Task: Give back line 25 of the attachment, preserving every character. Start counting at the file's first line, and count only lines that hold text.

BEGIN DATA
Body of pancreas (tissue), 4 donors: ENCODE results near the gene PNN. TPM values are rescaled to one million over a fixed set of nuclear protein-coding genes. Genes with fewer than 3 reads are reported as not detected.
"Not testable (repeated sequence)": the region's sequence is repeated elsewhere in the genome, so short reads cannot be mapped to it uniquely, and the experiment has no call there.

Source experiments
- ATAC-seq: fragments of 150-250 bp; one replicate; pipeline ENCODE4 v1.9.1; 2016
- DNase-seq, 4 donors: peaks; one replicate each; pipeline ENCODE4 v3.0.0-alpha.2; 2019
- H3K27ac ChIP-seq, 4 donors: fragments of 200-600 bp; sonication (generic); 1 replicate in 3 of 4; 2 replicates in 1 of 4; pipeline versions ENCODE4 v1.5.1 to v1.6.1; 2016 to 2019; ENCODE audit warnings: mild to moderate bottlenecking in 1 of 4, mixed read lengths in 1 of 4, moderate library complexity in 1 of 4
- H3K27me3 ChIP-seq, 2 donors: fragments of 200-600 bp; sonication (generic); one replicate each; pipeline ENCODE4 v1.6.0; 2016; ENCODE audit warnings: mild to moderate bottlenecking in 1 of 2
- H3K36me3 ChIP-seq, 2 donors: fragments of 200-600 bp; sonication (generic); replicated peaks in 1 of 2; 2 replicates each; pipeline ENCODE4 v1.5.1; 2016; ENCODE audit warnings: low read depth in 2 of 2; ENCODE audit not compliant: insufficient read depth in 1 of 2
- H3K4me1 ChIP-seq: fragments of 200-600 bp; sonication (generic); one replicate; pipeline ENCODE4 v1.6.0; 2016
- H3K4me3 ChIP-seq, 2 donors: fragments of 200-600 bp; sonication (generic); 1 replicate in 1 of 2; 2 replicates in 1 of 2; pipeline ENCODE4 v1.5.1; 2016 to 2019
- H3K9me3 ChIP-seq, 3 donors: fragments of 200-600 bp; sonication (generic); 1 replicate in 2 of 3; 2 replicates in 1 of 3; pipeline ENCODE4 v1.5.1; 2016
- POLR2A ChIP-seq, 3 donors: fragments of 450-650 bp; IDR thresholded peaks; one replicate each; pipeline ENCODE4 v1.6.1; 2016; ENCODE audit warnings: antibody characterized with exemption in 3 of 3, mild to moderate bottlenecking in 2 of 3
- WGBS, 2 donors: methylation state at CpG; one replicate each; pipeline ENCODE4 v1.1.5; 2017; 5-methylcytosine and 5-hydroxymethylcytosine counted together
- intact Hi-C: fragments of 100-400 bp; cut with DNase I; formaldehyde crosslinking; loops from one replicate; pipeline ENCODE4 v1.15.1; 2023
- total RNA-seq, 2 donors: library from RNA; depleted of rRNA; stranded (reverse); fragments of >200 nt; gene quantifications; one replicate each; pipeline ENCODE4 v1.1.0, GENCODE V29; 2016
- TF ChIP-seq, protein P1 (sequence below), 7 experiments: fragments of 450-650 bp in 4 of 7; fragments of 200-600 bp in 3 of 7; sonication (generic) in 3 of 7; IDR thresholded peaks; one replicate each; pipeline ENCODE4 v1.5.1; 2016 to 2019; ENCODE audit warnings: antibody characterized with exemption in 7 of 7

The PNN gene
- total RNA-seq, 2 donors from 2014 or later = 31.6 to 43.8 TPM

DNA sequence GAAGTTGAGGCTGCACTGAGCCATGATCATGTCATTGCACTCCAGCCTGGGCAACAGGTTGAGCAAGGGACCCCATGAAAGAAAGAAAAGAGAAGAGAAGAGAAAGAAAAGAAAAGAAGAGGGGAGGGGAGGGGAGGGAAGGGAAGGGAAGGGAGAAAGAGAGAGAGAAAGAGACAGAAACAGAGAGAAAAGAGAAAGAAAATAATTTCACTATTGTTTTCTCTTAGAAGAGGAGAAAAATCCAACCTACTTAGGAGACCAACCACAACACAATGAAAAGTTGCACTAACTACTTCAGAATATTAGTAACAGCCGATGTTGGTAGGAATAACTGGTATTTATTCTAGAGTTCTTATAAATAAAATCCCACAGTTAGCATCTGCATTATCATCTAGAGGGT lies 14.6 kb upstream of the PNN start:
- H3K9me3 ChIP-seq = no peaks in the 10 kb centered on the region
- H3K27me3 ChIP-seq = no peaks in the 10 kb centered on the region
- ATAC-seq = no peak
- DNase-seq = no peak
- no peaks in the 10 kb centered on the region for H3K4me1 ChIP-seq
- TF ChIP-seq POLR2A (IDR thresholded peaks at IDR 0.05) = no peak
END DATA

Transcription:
- TF ChIP-seq POLR2A (IDR thresholded peaks at IDR 0.05) = no peak